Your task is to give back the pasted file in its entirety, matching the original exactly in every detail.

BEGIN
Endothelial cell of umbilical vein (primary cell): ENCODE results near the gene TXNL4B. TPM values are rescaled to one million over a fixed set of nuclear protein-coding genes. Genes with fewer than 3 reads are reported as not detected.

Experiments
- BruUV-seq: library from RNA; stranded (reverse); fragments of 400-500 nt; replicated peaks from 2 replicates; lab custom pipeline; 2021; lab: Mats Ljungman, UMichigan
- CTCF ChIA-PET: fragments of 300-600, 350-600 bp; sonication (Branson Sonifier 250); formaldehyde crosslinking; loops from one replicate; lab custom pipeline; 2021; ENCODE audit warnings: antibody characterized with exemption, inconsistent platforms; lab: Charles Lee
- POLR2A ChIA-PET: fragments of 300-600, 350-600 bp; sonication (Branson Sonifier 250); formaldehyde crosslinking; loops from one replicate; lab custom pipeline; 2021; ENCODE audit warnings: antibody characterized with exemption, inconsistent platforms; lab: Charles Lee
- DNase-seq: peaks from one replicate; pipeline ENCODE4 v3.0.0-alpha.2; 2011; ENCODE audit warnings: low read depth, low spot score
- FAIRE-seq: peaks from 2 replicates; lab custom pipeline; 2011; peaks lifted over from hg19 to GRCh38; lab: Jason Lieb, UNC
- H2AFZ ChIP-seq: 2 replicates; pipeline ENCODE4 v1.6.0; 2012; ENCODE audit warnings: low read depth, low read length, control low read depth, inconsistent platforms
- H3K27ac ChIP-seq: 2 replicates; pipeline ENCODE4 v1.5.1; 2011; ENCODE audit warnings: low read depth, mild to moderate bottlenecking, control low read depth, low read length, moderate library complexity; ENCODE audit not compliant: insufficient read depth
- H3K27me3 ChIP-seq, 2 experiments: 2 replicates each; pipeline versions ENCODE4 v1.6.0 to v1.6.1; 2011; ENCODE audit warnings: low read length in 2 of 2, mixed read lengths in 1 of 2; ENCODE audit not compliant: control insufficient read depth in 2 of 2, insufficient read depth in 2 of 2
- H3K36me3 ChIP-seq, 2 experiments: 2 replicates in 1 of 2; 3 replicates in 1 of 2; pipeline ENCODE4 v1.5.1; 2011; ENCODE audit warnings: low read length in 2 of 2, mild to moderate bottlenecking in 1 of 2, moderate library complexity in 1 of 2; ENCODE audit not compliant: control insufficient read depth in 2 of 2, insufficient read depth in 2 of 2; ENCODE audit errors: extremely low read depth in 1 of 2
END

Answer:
Endothelial cell of umbilical vein (primary cell): ENCODE results near the gene TXNL4B. TPM values are rescaled to one million over a fixed set of nuclear protein-coding genes. Genes with fewer than 3 reads are reported as not detected.

Experiments
- BruUV-seq: library from RNA; stranded (reverse); fragments of 400-500 nt; replicated peaks from 2 replicates; lab custom pipeline; 2021; lab: Mats Ljungman, UMichigan
- CTCF ChIA-PET: fragments of 300-600, 350-600 bp; sonication (Branson Sonifier 250); formaldehyde crosslinking; loops from one replicate; lab custom pipeline; 2021; ENCODE audit warnings: antibody characterized with exemption, inconsistent platforms; lab: Charles Lee
- POLR2A ChIA-PET: fragments of 300-600, 350-600 bp; sonication (Branson Sonifier 250); formaldehyde crosslinking; loops from one replicate; lab custom pipeline; 2021; ENCODE audit warnings: antibody characterized with exemption, inconsistent platforms; lab: Charles Lee
- DNase-seq: peaks from one replicate; pipeline ENCODE4 v3.0.0-alpha.2; 2011; ENCODE audit warnings: low read depth, low spot score
- FAIRE-seq: peaks from 2 replicates; lab custom pipeline; 2011; peaks lifted over from hg19 to GRCh38; lab: Jason Lieb, UNC
- H2AFZ ChIP-seq: 2 replicates; pipeline ENCODE4 v1.6.0; 2012; ENCODE audit warnings: low read depth, low read length, control low read depth, inconsistent platforms
- H3K27ac ChIP-seq: 2 replicates; pipeline ENCODE4 v1.5.1; 2011; ENCODE audit warnings: low read depth, mild to moderate bottlenecking, control low read depth, low read length, moderate library complexity; ENCODE audit not compliant: insufficient read depth
- H3K27me3 ChIP-seq, 2 experiments: 2 replicates each; pipeline versions ENCODE4 v1.6.0 to v1.6.1; 2011; ENCODE audit warnings: low read length in 2 of 2, mixed read lengths in 1 of 2; ENCODE audit not compliant: control insufficient read depth in 2 of 2, insufficient read depth in 2 of 2
- H3K36me3 ChIP-seq, 2 experiments: 2 replicates in 1 of 2; 3 replicates in 1 of 2; pipeline ENCODE4 v1.5.1; 2011; ENCODE audit warnings: low read length in 2 of 2, mild to moderate bottlenecking in 1 of 2, moderate library complexity in 1 of 2; ENCODE audit not compliant: control insufficient read depth in 2 of 2, insufficient read depth in 2 of 2; ENCODE audit errors: extremely low read depth in 1 of 2